Joel and Ethan Cohen’s Inside Llewyn Davis tells the story of a folk singer entering the strange early years of the New York folk music scene. Their script was developed from a single moment of a single night of Dave VonRonk‘s autobiography: the night he was beaten up outside Gerde’s Folk City in Greenwich Village. The film explores the moments leading up to that night, and the various trials of one artist making it in the early folk music scene where the identity of an entire music genre was still being worked out. In the midst of all of this, as all artists do, Davis struggles with his personal needs and the needs of others through his relationships, his financial situation, and his need to make something of substance independent and also completely dependent on the internal and external forces dictating his strange path to his career.
There is not a Coen Brothers film that I cannot watch many times over and still find to be a spectacular enjoyment to watch. Sure, there are some that are better than others, but their approach to storytelling, their adept scripts, the performances they evoke from their actors, and the final overall execution are consistently stellar.
I absolutely loved this film, and I was blown away by the performances of Oscar Isaac, John Goodman, and Carey Mulligan. I think that the live recording they did, unlike my opinion of the terrible decision to use the same techniques in other films such as Les Miserables, was perfect for the intimacy and format of this quiet, emotional film about a frustrated folk musician. The result is a Quioxtian tale on a scale that seems to shift between the tiny to the huge throughout the film. I didn’t have any expectations going into it besides that sense of awe and celluloid perfection I get from other Cohen films, and I was blown away at the touching result of their perfect execution of a beautiful script. The soundtrack is amazing, and my only meh-ness came from the strange decision to include Justin Timberlake at all.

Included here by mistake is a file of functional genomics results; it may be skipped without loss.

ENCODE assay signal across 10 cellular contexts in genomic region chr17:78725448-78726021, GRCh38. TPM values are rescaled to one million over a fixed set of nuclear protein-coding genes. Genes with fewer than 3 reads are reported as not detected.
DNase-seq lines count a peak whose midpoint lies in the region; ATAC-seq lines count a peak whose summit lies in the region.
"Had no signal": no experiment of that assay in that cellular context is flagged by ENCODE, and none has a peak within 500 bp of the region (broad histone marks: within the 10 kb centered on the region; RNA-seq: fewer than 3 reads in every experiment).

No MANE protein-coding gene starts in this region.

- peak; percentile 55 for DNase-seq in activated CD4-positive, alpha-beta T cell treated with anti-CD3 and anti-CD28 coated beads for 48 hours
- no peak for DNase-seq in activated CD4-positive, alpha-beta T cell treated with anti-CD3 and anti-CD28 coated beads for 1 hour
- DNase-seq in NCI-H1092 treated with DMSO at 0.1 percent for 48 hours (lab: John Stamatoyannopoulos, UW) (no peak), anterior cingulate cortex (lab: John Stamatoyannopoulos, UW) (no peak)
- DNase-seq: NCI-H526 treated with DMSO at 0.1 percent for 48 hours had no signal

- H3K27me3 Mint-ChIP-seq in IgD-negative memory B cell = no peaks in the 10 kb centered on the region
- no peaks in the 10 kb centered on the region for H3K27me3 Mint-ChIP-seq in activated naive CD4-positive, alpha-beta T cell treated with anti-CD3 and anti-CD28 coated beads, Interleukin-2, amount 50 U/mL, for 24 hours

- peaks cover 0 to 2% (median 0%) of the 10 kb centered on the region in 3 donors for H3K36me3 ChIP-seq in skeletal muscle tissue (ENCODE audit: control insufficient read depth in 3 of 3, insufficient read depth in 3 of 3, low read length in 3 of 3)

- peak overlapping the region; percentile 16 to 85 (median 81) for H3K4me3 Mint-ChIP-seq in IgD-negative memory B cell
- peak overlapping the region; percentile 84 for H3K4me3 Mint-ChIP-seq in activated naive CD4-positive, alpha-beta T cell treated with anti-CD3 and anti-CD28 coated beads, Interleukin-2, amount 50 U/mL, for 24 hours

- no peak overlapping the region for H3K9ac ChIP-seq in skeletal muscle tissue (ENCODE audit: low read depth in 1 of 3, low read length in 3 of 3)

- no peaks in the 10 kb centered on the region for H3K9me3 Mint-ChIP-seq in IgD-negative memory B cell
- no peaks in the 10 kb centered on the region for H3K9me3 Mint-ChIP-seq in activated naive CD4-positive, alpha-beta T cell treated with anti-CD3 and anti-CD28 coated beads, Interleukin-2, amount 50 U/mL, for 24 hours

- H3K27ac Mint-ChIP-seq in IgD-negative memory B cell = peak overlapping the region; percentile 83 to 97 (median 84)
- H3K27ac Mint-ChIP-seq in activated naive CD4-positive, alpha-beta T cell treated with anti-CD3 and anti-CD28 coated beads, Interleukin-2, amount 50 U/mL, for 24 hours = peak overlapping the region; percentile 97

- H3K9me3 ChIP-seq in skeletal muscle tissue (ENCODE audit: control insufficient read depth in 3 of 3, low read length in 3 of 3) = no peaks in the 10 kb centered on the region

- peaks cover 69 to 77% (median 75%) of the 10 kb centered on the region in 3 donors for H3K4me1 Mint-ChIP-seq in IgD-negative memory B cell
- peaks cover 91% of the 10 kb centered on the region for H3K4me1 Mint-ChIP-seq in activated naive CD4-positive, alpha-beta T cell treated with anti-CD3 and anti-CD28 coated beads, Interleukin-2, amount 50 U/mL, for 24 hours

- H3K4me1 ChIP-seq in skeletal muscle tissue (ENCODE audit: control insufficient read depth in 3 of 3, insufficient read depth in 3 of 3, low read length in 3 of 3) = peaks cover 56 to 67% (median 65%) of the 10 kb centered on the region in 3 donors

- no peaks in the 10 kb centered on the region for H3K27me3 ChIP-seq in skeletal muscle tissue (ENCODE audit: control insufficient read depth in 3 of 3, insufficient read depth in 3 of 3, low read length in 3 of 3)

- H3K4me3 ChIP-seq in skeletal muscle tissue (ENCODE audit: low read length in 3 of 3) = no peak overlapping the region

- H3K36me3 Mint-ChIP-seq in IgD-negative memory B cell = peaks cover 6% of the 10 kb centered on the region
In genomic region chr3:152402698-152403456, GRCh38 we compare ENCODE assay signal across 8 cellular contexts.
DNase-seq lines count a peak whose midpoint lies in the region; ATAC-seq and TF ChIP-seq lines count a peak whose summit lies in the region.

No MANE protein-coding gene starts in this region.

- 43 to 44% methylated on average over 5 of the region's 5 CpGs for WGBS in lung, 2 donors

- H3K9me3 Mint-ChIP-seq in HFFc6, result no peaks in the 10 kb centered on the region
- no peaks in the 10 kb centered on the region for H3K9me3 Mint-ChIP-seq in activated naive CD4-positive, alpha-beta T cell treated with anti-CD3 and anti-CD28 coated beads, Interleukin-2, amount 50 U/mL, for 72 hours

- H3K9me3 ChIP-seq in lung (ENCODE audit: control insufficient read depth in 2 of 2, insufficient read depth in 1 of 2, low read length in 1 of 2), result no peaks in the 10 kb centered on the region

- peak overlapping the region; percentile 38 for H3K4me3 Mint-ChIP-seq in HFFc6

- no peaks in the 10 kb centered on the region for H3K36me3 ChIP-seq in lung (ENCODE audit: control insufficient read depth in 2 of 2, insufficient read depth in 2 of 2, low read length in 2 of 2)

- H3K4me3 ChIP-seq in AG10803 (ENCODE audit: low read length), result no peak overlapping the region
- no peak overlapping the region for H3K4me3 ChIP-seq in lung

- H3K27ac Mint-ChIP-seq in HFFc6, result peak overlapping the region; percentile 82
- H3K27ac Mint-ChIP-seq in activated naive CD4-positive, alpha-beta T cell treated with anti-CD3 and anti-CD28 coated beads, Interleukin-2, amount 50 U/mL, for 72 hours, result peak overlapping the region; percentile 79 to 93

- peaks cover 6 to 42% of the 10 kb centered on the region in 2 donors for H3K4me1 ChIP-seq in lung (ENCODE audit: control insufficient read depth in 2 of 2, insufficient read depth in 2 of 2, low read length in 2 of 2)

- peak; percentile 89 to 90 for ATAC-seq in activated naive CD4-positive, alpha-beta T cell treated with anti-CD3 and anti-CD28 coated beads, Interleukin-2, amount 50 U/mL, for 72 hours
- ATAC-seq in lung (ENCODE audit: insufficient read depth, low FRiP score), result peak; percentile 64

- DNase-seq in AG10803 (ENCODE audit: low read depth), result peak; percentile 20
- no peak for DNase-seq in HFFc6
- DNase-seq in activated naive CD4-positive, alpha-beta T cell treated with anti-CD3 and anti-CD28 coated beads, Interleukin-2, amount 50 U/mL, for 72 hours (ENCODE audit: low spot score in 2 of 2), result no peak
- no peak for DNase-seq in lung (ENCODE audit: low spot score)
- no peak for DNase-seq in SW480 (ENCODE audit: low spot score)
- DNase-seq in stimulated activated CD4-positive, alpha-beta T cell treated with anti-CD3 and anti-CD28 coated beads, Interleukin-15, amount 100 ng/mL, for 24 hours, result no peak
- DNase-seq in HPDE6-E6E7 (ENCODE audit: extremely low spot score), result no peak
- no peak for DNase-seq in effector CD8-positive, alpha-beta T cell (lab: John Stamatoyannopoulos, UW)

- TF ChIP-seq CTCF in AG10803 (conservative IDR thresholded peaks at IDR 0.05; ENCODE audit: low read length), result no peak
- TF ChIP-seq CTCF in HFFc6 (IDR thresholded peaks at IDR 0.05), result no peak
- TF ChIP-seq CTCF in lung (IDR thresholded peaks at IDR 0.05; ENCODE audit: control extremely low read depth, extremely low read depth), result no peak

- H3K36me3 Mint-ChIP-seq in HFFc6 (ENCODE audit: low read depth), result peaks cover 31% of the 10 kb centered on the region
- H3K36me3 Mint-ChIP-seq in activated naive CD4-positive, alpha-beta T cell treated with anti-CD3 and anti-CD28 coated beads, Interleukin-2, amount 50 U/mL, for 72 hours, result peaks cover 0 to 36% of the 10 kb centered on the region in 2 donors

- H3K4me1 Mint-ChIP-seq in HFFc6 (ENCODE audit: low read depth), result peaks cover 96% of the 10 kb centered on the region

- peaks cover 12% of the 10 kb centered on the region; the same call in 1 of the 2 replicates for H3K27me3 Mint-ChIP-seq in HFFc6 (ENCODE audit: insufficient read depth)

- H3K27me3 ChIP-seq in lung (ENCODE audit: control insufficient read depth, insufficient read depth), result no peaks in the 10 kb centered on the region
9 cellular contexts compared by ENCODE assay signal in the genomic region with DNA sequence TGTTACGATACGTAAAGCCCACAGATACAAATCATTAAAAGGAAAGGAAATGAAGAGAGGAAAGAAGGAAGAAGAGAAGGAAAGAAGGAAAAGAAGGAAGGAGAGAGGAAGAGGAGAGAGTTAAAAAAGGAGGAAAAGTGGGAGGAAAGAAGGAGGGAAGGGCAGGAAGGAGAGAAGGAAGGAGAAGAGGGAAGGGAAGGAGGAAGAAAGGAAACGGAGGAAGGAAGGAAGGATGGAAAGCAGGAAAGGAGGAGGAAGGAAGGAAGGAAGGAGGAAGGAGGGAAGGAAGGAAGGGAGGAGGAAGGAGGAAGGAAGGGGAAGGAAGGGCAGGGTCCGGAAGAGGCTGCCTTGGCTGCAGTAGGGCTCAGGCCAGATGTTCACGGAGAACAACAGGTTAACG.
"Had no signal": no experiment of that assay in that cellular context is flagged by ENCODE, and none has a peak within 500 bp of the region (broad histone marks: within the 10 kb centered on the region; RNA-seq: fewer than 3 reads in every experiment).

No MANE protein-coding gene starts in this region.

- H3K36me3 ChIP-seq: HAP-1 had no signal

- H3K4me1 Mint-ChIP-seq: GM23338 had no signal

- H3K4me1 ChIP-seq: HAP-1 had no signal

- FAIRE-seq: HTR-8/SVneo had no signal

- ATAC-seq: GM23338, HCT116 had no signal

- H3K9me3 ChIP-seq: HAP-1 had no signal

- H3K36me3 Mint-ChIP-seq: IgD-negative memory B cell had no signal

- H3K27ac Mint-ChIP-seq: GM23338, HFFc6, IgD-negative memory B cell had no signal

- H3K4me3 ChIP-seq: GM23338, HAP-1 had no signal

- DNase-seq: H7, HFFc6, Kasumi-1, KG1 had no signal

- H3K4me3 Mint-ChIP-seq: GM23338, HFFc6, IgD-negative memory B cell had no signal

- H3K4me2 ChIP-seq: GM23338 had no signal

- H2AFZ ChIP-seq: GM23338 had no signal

As in all Cohen Brothers’ films, I found myself researching and analyzing the piece long after watching it. I really wanted to see it when I read Richard Brody’s incredible piece in the New Yorker, as well as an equally beautiful follow-up, but I never made it to the theater in time to catch it. The most beautiful and perplexing point of the film was a solitary silent one at about the one hour and fifteen-minute mark of the film. Llewyn stares into the void as his compatriots sleep in the car, snow falling silently, and he wonders whether something happened to poor Ulysses the cat as a result of his own carelessness – which doesn’t even make sense in the context of where they are. This cat ends up being a strange extension of Davis himself (and a completely blatant direct reference to Oh, Brother and Homer) as an endlessly debatable and beautifully rendered metaphor.
I really enjoyed this movie. I will occasionally revisit it as I come to terms with my own struggles with the strangeness of making art and surviving as an artist on the planet earth. Through the Cohen Brothers’ lens, along with the artistic, technical, and musical input of T Bone Burnett, the story of Llewyn Davis is a subtle and beautiful musical for the twenty-first century.